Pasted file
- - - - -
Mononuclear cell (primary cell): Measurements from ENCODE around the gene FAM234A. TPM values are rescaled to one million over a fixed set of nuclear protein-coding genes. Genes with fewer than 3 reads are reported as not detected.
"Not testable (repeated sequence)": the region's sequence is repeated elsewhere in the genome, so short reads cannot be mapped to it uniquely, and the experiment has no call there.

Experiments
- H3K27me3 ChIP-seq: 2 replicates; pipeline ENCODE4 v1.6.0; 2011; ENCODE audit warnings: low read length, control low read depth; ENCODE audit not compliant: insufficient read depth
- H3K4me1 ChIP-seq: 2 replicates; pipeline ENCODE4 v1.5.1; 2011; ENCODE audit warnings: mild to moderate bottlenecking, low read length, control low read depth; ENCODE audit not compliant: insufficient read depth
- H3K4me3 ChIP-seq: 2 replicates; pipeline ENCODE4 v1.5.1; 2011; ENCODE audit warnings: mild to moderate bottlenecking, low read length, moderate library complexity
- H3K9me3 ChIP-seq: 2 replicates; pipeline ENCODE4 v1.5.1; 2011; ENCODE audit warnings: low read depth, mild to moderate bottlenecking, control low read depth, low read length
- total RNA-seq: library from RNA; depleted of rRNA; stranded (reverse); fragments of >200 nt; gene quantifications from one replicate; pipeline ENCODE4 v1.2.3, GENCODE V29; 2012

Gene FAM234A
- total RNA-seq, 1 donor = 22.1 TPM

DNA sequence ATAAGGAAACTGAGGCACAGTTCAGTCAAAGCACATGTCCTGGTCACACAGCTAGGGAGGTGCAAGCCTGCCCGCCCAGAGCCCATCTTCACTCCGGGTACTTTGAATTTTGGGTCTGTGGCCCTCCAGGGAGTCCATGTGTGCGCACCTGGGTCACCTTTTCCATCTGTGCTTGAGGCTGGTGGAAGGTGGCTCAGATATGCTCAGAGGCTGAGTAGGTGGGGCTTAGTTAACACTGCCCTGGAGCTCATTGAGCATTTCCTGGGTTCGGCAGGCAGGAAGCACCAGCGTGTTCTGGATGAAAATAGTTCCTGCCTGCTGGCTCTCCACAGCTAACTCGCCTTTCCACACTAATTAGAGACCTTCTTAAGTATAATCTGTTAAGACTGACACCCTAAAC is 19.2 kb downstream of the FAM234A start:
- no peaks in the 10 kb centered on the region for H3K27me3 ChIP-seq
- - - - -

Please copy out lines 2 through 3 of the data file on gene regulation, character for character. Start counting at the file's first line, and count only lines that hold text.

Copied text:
"Not testable (repeated sequence)": the region's sequence is repeated elsewhere in the genome, so short reads cannot be mapped to it uniquely, and the experiment has no call there.

Experiments